MEYER, Justice (concurring specially).

            I join in the special concurrence of Justice Hanson.

 



[1]          Baker gave birth to Gutierrez’s daughter Reanna on March 20, 2001.

 

[2]            Matthew Radke testified at trial that before he left the Radke home he had never seen any unusual bruising on Makaio.

[3]          At trial, Radke testified that her statement to the guardian was not accurate because the bruising had occurred while Makaio was in Gutierrez’s care.  She further explained that her statement to the guardian was based on what Gutierrez had told her happened when she asked him about the bruises.

 

[4]          It appears from the record that during the visits by the child protection workers and the guardian ad litem the focus was on Radke’s treatment of Makaio.  Apparently, no one considered the possibility that someone else in the home might be abusing him.

[5]          At trial, Baker testified that Gutierrez would tie Makaio’s arms and legs up like this and that one time Gutierrez told her that he had tied Makaio up and hung him upside down from a bunk bed post for 10 to 15 minutes.

[6]          At trial, the coroner testified that Alaeatra’s bruising matched the bruising that was visible on Makaio’s body and that  it was possible that the same object was used to strike both children.

[7]          While this case was on appeal, this court decided State v. Traylor, 656 N.W.2d 885, 893 (Minn. 2003).  Because Gutierrez raises the same issue with respect to the admission of PCR-STR DNA testing that we resolved in Traylor, we need not address this issue here other than to say that his DNA testing claim fails.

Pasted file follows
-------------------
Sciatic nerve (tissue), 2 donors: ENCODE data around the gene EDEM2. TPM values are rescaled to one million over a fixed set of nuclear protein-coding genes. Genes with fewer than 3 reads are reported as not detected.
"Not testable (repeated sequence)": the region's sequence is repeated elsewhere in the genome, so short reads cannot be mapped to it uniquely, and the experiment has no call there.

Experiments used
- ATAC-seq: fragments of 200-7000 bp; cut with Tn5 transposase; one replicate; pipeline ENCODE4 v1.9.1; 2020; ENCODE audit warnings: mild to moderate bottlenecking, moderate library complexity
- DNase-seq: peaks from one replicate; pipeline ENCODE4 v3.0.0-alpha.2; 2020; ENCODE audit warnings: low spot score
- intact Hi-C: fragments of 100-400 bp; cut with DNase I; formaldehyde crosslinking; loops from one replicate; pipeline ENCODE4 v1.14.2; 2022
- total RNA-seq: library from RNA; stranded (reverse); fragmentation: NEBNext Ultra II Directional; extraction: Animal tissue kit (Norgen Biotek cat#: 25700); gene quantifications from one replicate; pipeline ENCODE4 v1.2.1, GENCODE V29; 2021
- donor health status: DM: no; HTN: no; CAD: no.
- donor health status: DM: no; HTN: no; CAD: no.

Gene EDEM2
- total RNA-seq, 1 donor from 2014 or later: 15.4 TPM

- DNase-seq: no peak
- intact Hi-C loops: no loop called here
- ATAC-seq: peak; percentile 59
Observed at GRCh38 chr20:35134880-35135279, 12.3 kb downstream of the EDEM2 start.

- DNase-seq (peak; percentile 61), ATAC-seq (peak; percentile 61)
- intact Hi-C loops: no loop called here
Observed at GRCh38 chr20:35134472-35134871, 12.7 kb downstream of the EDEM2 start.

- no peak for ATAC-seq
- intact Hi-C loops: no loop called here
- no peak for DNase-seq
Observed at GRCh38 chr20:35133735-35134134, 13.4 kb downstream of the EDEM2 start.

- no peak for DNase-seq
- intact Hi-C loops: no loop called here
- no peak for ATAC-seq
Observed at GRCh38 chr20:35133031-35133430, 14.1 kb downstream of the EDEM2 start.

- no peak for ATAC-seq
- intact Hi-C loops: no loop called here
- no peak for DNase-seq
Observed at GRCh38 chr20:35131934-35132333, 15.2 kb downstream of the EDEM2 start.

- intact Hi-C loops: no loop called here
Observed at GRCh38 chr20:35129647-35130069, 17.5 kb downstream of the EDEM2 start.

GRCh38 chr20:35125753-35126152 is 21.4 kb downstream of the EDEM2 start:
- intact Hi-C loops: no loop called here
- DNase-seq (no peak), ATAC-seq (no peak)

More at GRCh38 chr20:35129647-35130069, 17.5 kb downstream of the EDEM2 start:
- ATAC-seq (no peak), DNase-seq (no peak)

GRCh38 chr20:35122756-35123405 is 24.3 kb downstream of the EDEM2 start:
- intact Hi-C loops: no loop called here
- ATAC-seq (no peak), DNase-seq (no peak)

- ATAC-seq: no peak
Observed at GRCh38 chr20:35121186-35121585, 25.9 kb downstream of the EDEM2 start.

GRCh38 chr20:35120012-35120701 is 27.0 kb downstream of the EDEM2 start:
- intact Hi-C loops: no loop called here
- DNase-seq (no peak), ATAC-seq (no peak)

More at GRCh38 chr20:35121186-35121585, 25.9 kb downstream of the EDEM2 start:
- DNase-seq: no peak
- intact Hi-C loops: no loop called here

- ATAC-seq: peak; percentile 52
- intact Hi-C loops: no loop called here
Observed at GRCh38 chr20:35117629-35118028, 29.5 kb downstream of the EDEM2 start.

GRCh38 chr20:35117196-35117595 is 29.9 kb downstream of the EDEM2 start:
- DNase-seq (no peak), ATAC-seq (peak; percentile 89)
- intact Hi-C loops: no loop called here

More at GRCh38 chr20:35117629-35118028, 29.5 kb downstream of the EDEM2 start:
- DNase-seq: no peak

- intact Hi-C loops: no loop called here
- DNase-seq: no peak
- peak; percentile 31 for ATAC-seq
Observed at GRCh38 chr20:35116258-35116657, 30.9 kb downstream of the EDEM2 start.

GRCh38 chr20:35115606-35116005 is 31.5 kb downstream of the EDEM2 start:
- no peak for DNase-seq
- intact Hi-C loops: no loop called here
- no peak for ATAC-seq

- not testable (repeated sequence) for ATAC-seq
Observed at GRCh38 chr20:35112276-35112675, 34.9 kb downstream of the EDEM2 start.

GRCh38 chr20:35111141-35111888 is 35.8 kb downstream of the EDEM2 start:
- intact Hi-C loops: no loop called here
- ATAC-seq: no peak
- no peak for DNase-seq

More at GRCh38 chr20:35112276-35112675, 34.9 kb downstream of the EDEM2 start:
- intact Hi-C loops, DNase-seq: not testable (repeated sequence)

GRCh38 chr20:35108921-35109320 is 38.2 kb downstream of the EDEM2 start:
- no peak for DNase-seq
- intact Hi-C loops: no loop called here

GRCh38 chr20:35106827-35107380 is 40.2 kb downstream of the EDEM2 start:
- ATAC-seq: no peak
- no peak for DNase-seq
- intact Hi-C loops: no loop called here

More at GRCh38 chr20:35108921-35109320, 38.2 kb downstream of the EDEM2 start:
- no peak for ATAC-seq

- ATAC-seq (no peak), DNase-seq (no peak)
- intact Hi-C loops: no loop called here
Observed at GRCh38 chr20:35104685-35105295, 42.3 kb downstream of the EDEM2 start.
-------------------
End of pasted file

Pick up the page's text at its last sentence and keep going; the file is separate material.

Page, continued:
[8]            Reverse-Spreigl evidence is different from evidence offered by a defendant to connect the third party directly to the charged crime, such as testimony placing the third party at the crime scene around the time the crime was committed, physical evidence, such as fingerprints or DNA at the crime scene, or testimony that the third party admitted to committing the crime.  Evidence offered by the defendant to connect a third party to the charged crime is admissible so long as it meets the requirements of the Minnesota Rules of Evidence, generally and specifically Minn. R. Evid. 402.  The concurring opinion would permit a defendant to satisfy the foundational requirement for the admission of reverse-Spreigl evidence based on whether that evidence was relevant.  Permitting the foundational requirement to be met on that basis, however, would require that we ignore the line of cases from State v. Bock, 229 Minn. 449, 39 N.W.2d 887 (1949), to State v. Manley, 664 N.W.2d 275 (Minn. 2003).  It would also frustrate the underlying purpose, as set out in Hawkins, for having the foundational requirement.

[9]          This blending of the two standards is understandable given this court’s recent decisions addressing the admissibility of third-party perpetrator evidence.  See State v. Manley, 664 N.W.2d 275, 285 (Minn. 2003); Woodruff v. State, 608 N.W.2d 881, 885 (Minn. 2000).  But see State v. Williams, 593 N.W.2d 227, 237 (Minn. 1999).

[10]          See State v. Bock, 229 Minn. 449, 458, 39 N.W.2d 887, 892 (Minn. 1949); State v. Hawkins, 260 N.W.2d 150, 158 (Minn. 1977); State v. Flores, 595 N.W.2d 860, 868 (Minn. 1999).

 

[11]          State v. Williams, 593 N.W.2d 227, 233 (Minn. 1999); State v. Johnson, 568 N.W.2d 426, 433 (Minn. 1997).

 

[12]          See State v. Manley, 664 N.W.2d 275, 285 (Minn. 2003); see also Woodruff v. State, 608 N.W.2d 881, 885 (Minn. 2000); 9 Henry McCarr & Jack Nordby, Minnesota PracticeCrim. Law and Proc. § 47.41 (3d ed. 2001).